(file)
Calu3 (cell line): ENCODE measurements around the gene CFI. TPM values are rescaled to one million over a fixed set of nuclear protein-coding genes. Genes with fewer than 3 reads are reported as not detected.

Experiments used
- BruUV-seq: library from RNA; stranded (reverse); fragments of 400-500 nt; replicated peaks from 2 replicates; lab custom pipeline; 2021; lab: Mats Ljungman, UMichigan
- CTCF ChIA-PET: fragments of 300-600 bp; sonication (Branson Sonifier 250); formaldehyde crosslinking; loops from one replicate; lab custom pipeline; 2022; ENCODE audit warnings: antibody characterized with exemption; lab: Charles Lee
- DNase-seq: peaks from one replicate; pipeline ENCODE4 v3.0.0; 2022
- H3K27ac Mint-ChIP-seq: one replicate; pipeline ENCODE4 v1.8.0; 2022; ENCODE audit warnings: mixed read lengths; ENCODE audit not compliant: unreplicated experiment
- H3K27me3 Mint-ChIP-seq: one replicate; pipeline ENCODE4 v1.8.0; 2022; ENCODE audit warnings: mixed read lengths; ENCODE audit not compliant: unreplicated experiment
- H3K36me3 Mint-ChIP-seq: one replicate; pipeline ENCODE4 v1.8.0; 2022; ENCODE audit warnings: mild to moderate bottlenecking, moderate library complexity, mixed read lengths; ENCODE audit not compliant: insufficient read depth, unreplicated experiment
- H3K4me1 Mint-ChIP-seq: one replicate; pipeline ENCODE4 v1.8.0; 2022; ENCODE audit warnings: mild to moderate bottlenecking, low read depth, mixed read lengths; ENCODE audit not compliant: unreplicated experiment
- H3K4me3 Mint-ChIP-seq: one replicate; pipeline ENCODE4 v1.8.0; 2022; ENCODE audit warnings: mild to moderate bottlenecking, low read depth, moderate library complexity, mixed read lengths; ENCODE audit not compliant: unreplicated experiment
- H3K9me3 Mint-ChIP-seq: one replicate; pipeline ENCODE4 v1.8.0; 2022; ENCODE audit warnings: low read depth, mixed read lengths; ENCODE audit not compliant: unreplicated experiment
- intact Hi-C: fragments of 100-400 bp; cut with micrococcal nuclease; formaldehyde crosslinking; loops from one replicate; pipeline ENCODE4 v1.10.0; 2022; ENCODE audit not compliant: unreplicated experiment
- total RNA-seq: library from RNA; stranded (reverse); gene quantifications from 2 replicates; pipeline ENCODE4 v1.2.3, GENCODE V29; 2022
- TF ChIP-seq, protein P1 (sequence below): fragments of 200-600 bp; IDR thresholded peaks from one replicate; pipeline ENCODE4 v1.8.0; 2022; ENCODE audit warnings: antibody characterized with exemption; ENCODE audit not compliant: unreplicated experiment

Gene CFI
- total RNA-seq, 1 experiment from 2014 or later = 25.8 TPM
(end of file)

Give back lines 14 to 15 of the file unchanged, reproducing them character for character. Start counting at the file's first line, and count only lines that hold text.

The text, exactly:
- TF ChIP-seq, protein P1 (sequence below): fragments of 200-600 bp; IDR thresholded peaks from one replicate; pipeline ENCODE4 v1.8.0; 2022; ENCODE audit warnings: antibody characterized with exemption; ENCODE audit not compliant: unreplicated experiment

Gene CFI